Development of behavioral tolerance to cocaine
Pigeons obtained food by making four responses on three keys in a specified sequence. Errors produced brief timeout periods, during which the keylights were off and responses had no effect. To establish a base line of repeated acquisition, the sequence of correct responses was changed from session to session. Cocaine (3 mg/kg) disrupted the behavior: total errors increased, the relative frequency of non switching errors ('perseveration') increased, the rate of within session error reduction (learning) decreased, and the total trial time (pausing) increased. During repeated drug administration (30-50 sessions), these effects disappeared, i.e., tolerance developed. Tolerance did not develop however, to cocaine induced increases or decreases in timeout responding; such effects were non disruptive in the sense that they did not reduce the rate of food reinforcement. For comparison, cocaine (3-10 mg/kg) was also studied under a 'performance' condition, in which the sequence of correct responses was the same from session to session. Cocaine increased performance errors and produced pausing, but tolerance developed more quickly than under the learning condition.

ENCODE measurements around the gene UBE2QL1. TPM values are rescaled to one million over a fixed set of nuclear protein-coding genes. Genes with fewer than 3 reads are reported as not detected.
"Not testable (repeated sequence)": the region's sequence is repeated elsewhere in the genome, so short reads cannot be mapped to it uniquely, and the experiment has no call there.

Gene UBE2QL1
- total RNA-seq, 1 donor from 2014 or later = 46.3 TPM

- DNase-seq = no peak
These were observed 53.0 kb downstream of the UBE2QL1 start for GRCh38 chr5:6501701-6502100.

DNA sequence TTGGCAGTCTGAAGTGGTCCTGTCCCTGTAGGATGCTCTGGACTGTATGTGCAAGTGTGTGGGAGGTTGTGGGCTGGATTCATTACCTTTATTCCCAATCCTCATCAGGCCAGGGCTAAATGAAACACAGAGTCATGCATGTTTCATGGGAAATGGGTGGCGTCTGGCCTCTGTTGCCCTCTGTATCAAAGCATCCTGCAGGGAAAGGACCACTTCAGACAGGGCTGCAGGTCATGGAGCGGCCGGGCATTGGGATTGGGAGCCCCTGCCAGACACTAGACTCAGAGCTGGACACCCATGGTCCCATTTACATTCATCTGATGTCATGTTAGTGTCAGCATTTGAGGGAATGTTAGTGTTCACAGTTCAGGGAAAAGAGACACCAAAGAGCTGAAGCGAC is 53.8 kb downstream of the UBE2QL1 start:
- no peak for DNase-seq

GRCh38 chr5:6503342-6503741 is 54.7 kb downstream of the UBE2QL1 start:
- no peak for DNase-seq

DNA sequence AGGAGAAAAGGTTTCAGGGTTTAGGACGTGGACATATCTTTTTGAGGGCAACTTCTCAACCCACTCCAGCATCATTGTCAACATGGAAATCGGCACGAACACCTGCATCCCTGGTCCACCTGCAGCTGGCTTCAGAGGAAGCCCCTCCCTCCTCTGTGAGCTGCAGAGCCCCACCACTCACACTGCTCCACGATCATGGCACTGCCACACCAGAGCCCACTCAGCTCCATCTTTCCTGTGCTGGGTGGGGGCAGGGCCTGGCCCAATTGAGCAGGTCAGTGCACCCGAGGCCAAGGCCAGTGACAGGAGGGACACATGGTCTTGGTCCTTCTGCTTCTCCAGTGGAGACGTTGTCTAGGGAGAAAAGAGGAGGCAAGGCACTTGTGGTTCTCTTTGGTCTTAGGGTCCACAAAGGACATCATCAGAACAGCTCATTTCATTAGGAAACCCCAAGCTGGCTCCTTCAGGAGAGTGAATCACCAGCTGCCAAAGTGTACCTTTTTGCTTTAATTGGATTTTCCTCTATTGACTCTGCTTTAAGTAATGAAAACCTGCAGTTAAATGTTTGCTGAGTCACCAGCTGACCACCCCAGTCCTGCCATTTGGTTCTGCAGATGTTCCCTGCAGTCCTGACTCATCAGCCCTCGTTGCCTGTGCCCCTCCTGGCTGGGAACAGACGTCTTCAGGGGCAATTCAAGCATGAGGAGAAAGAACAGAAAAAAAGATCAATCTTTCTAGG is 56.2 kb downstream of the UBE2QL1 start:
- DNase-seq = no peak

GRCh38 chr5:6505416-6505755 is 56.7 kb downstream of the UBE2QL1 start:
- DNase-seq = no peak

Publication Source (Journal or Book title)
Thompson, D. (1977). Development of behavioral tolerance to cocaine. Pharmacologist, 19 (2) Retrieved from https://digitalcommons.lsu.edu/animalsciences_pubs/1386